This is great for the network owners. Stef’s demographic is coveted and these shows are cheap to make. Advertising revenue is based on eyeballs, not program cost. The percentage of time devoted to commercials seems significantly higher than that seen on traditional over-the-air channels.

Along with Real World and shows I recognize are reality takes on ‘little people’ and heavily tattooed tattoo artists.

Maybe my age is showing when I say I find much of what she watches troubling. Of course, I also remember clips of crew cutted do-gooders saying Elvis Presley would be the end of us all. Please, don’t let me be one of them.

TV techniques are so sophisticated, I truly wonder how many of those who watch understand how little reality there is in reality TV… if there’s any at all.

More From The Firelines

Another note from the burn zone out west. This time it’s from Cousin Michael, in Orange County.

We’re still safe — and we’re also still in Newport Beach, although I did return to Lake Forest tonight to get a few more things, water the plants, and take Max to a Cub Scout meeting.

The fire isn’t burning quite as close as last night, it’s moved further east and south, but gigantic bright orange flames are still visible in the foothills just a few miles away. And because of the wind, and the terrain, and because the fire makes it’s own weather, the fire is almost completely unpredictable. That’s why we took the opportunity to stay overnight a few more miles away.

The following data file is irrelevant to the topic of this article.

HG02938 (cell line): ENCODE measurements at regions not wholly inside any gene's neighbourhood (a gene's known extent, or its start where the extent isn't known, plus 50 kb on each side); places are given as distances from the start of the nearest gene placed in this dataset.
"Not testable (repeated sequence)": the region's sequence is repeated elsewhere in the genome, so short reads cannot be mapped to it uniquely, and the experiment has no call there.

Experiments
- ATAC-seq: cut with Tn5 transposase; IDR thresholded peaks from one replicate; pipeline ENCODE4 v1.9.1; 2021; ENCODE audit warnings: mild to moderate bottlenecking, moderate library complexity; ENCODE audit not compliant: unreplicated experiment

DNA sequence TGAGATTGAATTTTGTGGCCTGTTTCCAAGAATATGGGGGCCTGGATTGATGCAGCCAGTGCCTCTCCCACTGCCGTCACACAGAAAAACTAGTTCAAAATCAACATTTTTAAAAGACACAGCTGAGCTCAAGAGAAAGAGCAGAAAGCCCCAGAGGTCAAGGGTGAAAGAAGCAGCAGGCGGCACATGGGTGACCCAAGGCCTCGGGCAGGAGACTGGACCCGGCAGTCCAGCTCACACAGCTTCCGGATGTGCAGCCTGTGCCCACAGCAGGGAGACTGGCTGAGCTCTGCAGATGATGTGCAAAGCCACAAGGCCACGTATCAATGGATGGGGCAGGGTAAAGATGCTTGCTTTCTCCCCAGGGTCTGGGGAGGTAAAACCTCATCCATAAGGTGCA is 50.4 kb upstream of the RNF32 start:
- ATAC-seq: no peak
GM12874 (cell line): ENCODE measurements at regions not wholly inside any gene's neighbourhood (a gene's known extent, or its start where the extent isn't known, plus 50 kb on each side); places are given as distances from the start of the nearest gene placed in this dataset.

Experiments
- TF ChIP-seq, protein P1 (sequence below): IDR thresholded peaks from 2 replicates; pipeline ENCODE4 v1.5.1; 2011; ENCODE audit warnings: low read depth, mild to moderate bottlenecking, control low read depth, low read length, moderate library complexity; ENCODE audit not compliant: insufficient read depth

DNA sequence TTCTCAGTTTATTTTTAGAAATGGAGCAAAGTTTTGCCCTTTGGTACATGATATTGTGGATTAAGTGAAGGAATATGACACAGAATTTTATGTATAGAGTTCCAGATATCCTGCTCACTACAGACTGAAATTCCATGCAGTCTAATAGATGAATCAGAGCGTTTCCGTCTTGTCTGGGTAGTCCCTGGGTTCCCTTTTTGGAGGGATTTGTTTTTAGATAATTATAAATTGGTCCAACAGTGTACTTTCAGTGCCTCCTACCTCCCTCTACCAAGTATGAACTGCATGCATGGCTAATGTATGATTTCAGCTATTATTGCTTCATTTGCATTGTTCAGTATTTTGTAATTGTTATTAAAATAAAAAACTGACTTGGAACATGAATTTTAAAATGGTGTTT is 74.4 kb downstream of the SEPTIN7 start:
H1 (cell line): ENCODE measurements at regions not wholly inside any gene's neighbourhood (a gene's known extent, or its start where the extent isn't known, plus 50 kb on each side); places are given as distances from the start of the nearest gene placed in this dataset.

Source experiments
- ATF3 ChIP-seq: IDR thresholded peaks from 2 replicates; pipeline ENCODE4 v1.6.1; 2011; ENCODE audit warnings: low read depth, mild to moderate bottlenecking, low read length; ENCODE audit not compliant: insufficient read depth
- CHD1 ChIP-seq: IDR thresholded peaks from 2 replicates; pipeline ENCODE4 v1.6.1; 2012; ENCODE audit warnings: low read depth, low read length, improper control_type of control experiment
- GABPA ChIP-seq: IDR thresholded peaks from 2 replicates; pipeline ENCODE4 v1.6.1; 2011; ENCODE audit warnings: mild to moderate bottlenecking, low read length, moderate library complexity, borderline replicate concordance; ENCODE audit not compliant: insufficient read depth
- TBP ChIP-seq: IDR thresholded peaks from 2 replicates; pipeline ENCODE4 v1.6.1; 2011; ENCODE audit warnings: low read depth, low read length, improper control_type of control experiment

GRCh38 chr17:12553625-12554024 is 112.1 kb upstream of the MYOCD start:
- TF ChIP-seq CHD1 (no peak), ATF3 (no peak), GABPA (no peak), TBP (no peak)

It didn’t look quite as scary tonight, even though huge pockets of flames were visible in the hills just above us. Maybe one just gets used to it.

For anyone who might be interested in following what’s happening in our area on the national news, the fire is variously called the “Foothill Ranch,” the “Portola Hills,” the “Santiago,” or just the “Orange County” fire. Fortunately, we have very brave fire fighters here.

Melissa grew up in Southern California, but Michael is from New York via everywhere. He’s been in SoCal over 15 years. In Orange County, he’s nearly a native.

These fires seem more insidious than other weather perils. How is it, in 21st century America and even with advanced warning, there’s nothing to do but watch the fire take its toll… and worry you might be next.